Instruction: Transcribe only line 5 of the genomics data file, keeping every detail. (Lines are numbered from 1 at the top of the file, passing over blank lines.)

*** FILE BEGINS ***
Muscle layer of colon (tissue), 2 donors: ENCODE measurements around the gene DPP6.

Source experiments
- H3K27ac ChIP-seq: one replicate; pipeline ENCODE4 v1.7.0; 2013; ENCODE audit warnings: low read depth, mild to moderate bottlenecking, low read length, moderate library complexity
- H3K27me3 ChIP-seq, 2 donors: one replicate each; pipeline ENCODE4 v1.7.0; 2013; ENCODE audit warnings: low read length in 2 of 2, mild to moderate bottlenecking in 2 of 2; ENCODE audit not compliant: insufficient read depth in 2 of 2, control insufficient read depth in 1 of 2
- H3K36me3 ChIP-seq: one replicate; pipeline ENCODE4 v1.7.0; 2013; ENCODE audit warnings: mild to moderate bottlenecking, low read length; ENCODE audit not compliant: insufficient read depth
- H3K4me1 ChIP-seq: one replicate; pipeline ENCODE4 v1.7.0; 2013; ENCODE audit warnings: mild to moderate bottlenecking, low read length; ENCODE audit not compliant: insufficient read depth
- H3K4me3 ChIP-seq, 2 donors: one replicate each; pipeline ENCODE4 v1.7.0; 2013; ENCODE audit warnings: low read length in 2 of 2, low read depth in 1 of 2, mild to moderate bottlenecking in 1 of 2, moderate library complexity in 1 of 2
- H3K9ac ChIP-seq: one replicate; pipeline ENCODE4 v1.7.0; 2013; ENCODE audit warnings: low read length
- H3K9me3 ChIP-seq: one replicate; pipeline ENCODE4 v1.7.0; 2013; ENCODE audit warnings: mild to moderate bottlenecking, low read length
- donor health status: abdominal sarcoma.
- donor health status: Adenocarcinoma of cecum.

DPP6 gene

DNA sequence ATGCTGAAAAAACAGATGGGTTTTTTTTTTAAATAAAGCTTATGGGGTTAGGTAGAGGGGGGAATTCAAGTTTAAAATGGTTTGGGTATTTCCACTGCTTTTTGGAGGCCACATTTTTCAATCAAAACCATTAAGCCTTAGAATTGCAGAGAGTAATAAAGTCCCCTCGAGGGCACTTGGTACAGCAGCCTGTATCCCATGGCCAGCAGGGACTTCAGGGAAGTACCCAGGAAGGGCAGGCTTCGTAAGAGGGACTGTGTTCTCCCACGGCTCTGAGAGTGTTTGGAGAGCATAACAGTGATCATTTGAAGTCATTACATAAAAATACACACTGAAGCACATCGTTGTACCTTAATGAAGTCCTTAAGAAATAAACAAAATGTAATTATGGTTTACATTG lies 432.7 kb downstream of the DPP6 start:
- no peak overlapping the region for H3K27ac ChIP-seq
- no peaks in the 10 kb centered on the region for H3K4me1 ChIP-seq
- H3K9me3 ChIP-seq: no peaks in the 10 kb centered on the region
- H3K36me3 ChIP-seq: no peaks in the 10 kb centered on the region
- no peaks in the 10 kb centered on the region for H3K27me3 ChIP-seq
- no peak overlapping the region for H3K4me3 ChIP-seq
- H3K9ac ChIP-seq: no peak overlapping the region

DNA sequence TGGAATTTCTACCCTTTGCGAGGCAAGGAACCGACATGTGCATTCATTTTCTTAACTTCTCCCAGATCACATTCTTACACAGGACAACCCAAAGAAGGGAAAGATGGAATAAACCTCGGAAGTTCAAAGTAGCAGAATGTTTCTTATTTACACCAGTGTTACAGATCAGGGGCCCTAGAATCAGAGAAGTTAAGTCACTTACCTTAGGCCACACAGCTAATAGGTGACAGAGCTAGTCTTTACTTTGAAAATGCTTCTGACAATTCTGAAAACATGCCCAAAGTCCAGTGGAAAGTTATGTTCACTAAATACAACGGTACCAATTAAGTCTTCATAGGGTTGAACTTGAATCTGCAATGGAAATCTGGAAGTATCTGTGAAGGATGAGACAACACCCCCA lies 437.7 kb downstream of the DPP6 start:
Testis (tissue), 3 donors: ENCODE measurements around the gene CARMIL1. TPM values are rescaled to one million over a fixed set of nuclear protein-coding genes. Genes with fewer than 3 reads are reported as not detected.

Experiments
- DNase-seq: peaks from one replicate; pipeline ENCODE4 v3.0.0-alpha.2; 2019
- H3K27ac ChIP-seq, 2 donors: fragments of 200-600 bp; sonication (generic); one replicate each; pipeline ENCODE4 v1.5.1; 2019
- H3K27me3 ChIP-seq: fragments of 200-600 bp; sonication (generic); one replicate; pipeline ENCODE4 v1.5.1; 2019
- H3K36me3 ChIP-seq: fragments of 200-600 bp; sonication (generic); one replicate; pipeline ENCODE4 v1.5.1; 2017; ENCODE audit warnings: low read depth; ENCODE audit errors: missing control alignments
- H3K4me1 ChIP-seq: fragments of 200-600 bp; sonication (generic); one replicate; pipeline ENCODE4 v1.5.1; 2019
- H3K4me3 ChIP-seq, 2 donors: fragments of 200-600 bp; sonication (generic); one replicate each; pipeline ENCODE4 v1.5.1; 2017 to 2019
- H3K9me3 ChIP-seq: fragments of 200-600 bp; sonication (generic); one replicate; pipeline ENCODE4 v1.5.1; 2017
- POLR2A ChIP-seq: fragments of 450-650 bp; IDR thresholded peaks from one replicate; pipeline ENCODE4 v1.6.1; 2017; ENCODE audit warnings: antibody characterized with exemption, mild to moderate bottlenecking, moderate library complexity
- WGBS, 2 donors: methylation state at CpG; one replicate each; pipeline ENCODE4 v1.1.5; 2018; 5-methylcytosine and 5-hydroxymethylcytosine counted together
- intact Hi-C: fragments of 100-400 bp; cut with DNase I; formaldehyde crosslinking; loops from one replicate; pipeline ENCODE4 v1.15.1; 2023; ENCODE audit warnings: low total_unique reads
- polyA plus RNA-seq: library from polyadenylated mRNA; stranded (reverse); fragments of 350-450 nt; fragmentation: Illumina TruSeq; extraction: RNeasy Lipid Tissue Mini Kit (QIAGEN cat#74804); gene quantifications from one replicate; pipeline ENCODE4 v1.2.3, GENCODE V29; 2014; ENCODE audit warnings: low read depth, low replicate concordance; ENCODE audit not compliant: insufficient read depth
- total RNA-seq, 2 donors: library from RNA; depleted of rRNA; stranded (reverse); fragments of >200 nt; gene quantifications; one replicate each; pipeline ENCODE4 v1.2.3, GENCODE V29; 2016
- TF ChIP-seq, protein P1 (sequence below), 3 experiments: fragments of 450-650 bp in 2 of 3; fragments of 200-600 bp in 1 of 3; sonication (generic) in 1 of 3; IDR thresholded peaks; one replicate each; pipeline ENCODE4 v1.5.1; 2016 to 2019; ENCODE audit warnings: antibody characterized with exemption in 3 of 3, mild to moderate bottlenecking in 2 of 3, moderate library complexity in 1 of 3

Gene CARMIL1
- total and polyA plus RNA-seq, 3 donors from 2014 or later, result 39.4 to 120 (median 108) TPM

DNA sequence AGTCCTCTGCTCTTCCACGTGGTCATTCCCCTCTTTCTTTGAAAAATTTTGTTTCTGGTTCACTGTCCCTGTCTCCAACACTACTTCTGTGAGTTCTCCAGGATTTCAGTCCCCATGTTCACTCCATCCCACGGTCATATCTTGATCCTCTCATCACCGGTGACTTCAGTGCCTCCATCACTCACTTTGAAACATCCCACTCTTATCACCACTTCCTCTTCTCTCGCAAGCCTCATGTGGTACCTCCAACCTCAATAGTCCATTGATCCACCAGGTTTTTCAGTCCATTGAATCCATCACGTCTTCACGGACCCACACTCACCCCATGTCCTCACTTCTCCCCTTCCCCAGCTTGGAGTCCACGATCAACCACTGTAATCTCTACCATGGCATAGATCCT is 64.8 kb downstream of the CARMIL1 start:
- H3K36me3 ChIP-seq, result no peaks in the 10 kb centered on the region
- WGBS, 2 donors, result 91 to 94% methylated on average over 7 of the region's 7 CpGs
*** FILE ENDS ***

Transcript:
- H3K36me3 ChIP-seq: one replicate; pipeline ENCODE4 v1.7.0; 2013; ENCODE audit warnings: mild to moderate bottlenecking, low read length; ENCODE audit not compliant: insufficient read depth